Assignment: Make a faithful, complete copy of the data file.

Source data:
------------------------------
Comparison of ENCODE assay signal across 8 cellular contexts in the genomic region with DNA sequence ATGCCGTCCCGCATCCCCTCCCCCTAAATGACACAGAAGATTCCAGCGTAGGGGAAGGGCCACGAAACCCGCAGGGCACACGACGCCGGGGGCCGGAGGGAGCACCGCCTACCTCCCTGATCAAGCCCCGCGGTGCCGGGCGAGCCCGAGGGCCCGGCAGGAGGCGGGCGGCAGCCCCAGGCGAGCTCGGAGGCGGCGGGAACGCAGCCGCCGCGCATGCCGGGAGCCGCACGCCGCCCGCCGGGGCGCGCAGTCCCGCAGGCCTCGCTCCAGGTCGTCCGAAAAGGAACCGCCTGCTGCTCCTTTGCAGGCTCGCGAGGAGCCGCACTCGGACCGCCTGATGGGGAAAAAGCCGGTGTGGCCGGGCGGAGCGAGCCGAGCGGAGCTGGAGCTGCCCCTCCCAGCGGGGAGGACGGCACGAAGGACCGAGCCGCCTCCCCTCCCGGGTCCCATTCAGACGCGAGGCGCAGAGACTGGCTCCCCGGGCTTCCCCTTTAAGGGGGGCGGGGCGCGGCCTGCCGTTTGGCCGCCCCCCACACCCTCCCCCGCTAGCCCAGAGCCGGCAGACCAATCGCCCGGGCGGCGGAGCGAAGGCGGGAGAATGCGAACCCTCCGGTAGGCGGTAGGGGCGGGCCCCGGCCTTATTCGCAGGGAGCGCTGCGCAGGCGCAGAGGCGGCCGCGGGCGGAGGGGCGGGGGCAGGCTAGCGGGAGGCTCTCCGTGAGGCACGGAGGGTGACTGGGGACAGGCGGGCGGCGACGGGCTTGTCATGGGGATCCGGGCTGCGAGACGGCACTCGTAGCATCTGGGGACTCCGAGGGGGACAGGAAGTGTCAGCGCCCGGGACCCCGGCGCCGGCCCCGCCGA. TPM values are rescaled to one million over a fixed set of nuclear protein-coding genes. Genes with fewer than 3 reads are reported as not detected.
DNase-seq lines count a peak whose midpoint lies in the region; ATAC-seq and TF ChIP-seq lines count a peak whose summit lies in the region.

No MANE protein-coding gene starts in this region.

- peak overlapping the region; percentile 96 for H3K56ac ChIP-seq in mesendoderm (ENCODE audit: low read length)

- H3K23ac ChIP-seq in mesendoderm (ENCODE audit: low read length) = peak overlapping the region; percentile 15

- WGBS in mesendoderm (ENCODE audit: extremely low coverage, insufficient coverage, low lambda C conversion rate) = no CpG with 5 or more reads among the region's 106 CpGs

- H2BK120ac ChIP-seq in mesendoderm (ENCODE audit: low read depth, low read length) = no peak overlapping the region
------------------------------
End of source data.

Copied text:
Comparison of ENCODE assay signal across 8 cellular contexts in the genomic region with DNA sequence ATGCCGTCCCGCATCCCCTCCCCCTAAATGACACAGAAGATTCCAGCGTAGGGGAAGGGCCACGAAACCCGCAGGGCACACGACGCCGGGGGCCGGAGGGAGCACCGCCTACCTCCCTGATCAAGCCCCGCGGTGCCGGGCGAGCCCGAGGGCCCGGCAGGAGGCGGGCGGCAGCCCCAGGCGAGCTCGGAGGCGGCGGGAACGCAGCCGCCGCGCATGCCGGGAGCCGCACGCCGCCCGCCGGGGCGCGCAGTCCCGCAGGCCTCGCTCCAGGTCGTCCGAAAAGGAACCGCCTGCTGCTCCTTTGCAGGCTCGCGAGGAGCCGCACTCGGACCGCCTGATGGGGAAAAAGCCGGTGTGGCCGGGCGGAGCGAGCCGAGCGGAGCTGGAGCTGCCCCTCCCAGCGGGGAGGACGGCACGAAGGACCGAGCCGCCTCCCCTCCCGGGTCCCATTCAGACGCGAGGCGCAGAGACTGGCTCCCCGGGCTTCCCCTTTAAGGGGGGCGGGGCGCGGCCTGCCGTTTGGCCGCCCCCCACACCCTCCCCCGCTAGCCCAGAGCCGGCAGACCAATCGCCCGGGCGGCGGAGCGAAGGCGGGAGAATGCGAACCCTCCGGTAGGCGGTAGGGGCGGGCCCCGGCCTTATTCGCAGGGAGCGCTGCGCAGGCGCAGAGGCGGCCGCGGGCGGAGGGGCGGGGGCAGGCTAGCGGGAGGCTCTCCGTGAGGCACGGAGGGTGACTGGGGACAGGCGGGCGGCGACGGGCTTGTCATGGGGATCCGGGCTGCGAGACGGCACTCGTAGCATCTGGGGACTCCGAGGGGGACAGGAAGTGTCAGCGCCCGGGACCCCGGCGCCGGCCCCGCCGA. TPM values are rescaled to one million over a fixed set of nuclear protein-coding genes. Genes with fewer than 3 reads are reported as not detected.
DNase-seq lines count a peak whose midpoint lies in the region; ATAC-seq and TF ChIP-seq lines count a peak whose summit lies in the region.

No MANE protein-coding gene starts in this region.

- peak overlapping the region; percentile 96 for H3K56ac ChIP-seq in mesendoderm (ENCODE audit: low read length)

- H3K23ac ChIP-seq in mesendoderm (ENCODE audit: low read length) = peak overlapping the region; percentile 15

- WGBS in mesendoderm (ENCODE audit: extremely low coverage, insufficient coverage, low lambda C conversion rate) = no CpG with 5 or more reads among the region's 106 CpGs

- H2BK120ac ChIP-seq in mesendoderm (ENCODE audit: low read depth, low read length) = no peak overlapping the region